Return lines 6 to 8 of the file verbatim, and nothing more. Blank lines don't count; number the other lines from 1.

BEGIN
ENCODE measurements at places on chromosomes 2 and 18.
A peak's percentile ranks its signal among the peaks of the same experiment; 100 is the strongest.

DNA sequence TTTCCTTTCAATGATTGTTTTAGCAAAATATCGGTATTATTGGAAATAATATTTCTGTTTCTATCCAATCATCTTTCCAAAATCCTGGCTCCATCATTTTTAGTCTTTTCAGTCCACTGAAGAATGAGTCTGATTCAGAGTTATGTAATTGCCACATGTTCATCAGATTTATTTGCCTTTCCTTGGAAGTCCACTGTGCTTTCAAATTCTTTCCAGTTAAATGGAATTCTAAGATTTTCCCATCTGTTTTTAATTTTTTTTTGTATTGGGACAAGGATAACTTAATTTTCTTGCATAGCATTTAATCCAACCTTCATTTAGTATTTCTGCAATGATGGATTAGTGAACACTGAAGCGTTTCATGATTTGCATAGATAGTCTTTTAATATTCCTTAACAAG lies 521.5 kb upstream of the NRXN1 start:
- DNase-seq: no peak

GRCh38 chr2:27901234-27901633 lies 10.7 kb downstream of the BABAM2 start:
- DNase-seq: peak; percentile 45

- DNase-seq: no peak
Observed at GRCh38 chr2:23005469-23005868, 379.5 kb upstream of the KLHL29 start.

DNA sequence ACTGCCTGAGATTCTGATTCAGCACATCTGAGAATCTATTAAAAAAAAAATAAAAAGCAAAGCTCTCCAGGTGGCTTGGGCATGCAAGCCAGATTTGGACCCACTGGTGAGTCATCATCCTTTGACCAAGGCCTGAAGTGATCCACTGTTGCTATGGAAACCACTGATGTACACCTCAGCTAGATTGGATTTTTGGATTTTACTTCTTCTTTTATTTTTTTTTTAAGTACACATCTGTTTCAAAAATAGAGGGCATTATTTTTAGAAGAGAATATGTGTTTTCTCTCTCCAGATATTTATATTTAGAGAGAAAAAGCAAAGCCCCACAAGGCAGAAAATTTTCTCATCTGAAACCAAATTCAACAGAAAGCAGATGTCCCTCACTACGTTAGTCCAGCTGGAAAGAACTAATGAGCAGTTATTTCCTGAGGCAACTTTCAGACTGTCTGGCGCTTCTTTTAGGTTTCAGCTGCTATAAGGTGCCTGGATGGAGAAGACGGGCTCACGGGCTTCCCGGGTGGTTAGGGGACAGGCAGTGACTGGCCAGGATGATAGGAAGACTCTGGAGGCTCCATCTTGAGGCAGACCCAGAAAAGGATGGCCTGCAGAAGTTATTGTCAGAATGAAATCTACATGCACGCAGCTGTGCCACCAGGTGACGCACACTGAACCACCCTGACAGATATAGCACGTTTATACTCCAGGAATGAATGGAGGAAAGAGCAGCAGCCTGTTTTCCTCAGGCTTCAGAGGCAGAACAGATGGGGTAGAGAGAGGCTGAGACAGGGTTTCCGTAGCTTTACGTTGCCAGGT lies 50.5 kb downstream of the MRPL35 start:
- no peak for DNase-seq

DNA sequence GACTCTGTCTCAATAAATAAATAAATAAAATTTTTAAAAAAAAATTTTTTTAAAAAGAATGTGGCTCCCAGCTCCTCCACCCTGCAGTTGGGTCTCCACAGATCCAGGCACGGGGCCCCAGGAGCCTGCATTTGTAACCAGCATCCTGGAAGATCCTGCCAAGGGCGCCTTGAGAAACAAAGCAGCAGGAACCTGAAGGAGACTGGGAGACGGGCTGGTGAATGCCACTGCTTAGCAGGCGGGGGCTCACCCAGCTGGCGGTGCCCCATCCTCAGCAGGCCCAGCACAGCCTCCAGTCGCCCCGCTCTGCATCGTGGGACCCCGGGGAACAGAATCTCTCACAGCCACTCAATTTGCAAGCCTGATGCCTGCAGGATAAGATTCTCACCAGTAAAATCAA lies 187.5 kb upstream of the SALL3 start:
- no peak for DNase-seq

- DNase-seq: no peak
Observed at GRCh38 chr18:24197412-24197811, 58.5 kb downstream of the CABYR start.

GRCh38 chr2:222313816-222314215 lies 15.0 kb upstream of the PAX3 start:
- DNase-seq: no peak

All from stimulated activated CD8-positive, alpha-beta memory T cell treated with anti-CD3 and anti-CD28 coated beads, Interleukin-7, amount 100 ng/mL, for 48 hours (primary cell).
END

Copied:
- DNase-seq: peak; percentile 45

- DNase-seq: no peak
Observed at GRCh38 chr2:23005469-23005868, 379.5 kb upstream of the KLHL29 start.